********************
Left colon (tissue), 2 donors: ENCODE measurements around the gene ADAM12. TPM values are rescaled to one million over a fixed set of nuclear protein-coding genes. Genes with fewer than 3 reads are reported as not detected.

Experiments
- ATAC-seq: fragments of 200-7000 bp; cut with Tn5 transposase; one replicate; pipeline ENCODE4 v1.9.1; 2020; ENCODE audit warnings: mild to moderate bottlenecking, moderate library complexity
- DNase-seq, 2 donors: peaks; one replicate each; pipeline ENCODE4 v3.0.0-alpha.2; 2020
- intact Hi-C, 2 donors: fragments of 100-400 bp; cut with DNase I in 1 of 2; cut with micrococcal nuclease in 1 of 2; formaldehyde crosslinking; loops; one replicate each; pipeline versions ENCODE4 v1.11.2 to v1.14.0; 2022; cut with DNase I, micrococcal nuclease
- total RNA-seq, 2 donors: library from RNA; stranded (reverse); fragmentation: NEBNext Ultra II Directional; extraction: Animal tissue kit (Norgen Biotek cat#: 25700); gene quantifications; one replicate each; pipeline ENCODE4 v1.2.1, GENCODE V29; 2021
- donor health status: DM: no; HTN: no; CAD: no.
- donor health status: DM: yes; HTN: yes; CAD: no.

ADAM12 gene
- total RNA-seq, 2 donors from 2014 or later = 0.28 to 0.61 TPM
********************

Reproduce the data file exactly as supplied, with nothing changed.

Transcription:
Left colon (tissue), 2 donors: ENCODE measurements around the gene ADAM12. TPM values are rescaled to one million over a fixed set of nuclear protein-coding genes. Genes with fewer than 3 reads are reported as not detected.

Experiments
- ATAC-seq: fragments of 200-7000 bp; cut with Tn5 transposase; one replicate; pipeline ENCODE4 v1.9.1; 2020; ENCODE audit warnings: mild to moderate bottlenecking, moderate library complexity
- DNase-seq, 2 donors: peaks; one replicate each; pipeline ENCODE4 v3.0.0-alpha.2; 2020
- intact Hi-C, 2 donors: fragments of 100-400 bp; cut with DNase I in 1 of 2; cut with micrococcal nuclease in 1 of 2; formaldehyde crosslinking; loops; one replicate each; pipeline versions ENCODE4 v1.11.2 to v1.14.0; 2022; cut with DNase I, micrococcal nuclease
- total RNA-seq, 2 donors: library from RNA; stranded (reverse); fragmentation: NEBNext Ultra II Directional; extraction: Animal tissue kit (Norgen Biotek cat#: 25700); gene quantifications; one replicate each; pipeline ENCODE4 v1.2.1, GENCODE V29; 2021
- donor health status: DM: no; HTN: no; CAD: no.
- donor health status: DM: yes; HTN: yes; CAD: no.

ADAM12 gene
- total RNA-seq, 2 donors from 2014 or later = 0.28 to 0.61 TPM